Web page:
When Kellen Kimes showed up at North Muskegon for a recent West Michigan Conference track and field meet, Hart’s record-setting thrower had some concerns about the discus sector.
“There’s a public road at 120 feet and a bunch of people parked their cars there. The announcer had to announce that people had to move their vehicles,” said a smiling Kimes, whose has tossed the discus a school-record 162 feet, 11 inches this season.
He was concerned that the Norsemen’s sector would not contain his throws, so a makeshift area was created for him. One vehicle was never moved and Kimes had a close call when he “shanked” a throw.
Hart track coach Ken Kimes, who is Kellen’s father and focuses on field events, said with a grin that he was just as worried about cars on the other side of the road. “I guess their discus has always been there. I’ve been a long time since Aaron Gowell (has thrown),” he quipped about the thrower from Shelby, who holds the conference record in discus with a throw of 179-3 in 1988.
“I could have hit a house,” Kellen Kimes said. “If I threw straight at the sector, a house was at probably 165 feet and I throw around 160 to 170. … I’ve never encountered anything like that and I doubt I ever will.”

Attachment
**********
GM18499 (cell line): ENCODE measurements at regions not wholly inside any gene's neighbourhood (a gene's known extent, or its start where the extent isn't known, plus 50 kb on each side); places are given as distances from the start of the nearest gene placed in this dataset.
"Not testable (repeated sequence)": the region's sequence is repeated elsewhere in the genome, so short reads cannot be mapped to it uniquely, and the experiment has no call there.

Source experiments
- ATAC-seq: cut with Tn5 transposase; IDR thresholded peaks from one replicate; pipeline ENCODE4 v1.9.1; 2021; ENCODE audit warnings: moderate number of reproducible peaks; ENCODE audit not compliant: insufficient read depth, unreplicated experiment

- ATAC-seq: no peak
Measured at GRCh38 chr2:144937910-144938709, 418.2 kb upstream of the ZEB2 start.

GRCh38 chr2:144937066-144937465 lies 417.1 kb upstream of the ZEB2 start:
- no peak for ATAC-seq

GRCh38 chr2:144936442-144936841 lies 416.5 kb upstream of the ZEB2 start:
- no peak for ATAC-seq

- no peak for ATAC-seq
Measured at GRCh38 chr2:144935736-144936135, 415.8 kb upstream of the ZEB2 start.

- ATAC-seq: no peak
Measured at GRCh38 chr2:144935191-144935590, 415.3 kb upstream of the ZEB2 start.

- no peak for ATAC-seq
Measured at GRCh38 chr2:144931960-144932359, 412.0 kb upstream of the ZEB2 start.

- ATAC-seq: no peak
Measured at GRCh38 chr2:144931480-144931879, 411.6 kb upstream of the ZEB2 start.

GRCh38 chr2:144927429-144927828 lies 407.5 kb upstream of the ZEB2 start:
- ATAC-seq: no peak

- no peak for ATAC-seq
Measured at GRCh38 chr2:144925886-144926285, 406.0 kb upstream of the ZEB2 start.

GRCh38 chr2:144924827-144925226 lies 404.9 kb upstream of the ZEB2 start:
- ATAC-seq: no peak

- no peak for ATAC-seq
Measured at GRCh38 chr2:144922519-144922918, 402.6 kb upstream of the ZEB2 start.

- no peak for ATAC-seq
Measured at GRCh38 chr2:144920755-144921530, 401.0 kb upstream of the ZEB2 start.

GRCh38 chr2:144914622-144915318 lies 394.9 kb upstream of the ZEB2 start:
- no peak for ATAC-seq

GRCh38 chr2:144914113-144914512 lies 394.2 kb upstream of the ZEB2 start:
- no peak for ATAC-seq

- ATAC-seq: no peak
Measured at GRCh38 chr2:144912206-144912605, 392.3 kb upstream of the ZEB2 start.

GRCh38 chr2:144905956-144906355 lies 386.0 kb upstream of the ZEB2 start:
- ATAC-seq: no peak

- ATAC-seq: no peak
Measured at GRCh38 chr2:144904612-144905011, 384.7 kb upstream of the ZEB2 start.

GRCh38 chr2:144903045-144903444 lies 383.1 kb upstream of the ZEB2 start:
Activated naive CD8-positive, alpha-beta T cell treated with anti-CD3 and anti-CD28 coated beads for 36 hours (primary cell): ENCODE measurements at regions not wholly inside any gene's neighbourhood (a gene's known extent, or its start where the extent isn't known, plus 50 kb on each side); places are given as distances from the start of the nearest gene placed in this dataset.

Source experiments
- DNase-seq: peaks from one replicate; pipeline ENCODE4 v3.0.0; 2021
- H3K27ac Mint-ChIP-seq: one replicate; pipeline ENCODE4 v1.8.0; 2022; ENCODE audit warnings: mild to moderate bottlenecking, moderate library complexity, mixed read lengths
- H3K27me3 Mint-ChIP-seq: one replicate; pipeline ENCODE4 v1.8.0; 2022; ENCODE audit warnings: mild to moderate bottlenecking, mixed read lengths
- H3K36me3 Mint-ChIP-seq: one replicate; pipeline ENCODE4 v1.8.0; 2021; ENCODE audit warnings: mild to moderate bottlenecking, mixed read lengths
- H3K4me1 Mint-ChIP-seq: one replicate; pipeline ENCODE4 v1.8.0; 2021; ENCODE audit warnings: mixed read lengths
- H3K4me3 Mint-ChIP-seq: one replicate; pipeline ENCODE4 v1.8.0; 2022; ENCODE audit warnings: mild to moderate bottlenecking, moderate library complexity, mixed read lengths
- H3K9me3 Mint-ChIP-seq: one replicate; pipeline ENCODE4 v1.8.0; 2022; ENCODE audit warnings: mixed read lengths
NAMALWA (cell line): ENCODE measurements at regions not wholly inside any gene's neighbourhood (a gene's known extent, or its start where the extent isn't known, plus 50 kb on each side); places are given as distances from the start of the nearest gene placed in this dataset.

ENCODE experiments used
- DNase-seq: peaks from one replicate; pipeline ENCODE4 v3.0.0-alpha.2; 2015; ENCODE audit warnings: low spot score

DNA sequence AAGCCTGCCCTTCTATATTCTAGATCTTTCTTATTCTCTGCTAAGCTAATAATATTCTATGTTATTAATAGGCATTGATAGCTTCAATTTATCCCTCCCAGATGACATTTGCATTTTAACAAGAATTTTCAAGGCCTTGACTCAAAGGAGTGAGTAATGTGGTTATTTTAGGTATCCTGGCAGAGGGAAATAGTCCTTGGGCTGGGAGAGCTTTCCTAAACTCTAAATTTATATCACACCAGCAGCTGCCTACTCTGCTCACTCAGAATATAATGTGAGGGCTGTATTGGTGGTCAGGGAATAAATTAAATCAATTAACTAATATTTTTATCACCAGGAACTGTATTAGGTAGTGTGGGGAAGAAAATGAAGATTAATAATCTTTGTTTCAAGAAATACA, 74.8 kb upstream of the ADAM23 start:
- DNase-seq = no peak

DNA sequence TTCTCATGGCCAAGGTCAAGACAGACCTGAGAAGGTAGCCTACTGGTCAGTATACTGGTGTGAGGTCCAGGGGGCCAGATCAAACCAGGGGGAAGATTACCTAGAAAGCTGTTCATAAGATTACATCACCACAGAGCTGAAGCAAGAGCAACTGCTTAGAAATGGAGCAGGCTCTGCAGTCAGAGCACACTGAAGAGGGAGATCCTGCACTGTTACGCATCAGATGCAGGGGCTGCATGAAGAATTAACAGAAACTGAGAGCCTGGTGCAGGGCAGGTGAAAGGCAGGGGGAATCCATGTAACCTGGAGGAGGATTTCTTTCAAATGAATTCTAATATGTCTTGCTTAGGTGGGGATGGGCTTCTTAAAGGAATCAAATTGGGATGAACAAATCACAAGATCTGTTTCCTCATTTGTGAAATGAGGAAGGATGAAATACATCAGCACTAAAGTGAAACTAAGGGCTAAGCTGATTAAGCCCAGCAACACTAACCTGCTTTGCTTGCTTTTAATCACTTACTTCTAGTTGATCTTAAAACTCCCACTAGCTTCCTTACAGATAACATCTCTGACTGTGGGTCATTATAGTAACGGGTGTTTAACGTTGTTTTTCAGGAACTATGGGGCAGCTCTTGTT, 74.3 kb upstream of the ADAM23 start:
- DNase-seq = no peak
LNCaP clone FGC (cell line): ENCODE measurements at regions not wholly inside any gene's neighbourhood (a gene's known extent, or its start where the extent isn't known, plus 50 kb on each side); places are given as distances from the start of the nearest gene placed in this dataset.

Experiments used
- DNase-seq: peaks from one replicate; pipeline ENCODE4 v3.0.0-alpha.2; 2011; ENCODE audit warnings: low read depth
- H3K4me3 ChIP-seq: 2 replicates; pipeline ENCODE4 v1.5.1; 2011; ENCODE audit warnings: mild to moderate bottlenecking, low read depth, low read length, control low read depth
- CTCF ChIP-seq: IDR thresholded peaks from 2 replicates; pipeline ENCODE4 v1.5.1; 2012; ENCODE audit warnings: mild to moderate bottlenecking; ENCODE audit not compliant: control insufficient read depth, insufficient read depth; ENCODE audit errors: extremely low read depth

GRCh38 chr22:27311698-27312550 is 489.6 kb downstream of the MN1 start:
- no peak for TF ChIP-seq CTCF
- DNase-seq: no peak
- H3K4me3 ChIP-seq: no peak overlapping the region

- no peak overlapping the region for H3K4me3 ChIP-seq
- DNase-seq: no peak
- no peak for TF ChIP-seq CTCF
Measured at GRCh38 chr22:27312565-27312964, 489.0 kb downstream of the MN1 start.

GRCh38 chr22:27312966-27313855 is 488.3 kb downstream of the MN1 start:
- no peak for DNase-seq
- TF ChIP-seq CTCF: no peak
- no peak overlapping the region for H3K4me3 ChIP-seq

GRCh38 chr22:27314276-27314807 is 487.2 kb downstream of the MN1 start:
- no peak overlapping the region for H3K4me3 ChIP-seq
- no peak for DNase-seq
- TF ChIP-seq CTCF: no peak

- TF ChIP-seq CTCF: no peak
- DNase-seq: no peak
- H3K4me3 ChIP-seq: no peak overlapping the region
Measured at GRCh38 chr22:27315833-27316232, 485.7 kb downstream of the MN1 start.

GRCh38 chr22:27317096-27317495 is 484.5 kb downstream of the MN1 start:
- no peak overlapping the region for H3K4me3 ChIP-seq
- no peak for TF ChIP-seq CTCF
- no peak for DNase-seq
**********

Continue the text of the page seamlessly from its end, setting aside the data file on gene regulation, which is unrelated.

Really, it was a trivial matter for the Kimeses. After all, their accustomed to facing obstacles and finding a way to overcome.
Photos by Scott DeCamp | CatchMark
Kellen Kimes, 17, has already faced a great deal of adversity for somebody only in his junior year of high school. Start with alopecia totalis, a skin condition that causes complete baldness of the scalp. It’s a condition that’s obvious – everybody can see it.
More hidden, Kimes was diagnosed with Type 1 diabetes at a young age. Nearest to his heart, mother Jordi has been battling stage 4 breast cancer for eight years.
Kimes faces everything with courage and he does not let circumstances stop him. He’s driven to be the best he can be in track, in school and everywhere else.
The 4.0 student is Hart’s record-holder in both throwing events, establishing new marks in the first couple meets of the season despite being relatively new to the events. The 6-foot-plus, 225-pounder broke the school record in shot put for the third time this spring on Saturday with a heave of 53-10 ½ in the Bob Misner Invitational at Grand Rapids West Catholic.
“It’s not easy, but in life when you’re faced with challenges, you learn and he learned from a young age what to do when that comes up,” said Ken Kimes, whose family moved back to the area four years ago after living in the Pacific Northwest. “You know, we’re a gigantically faith-based family and Christ is a very important part of his life.
“When he was 6 years old and he first got diabetes, we took him to Seattle Children’s Hospital and he was sitting in his little hospital bed and he goes, ‘Dad, I don’t want to do this.’ And I sat down next him, I said, ‘Kellen, what choice do you have?’ He sat down and thought about it and he said, ‘OK.’ That’s the only time I’ve ever heard him complain, even a little bit, about having diabetes.”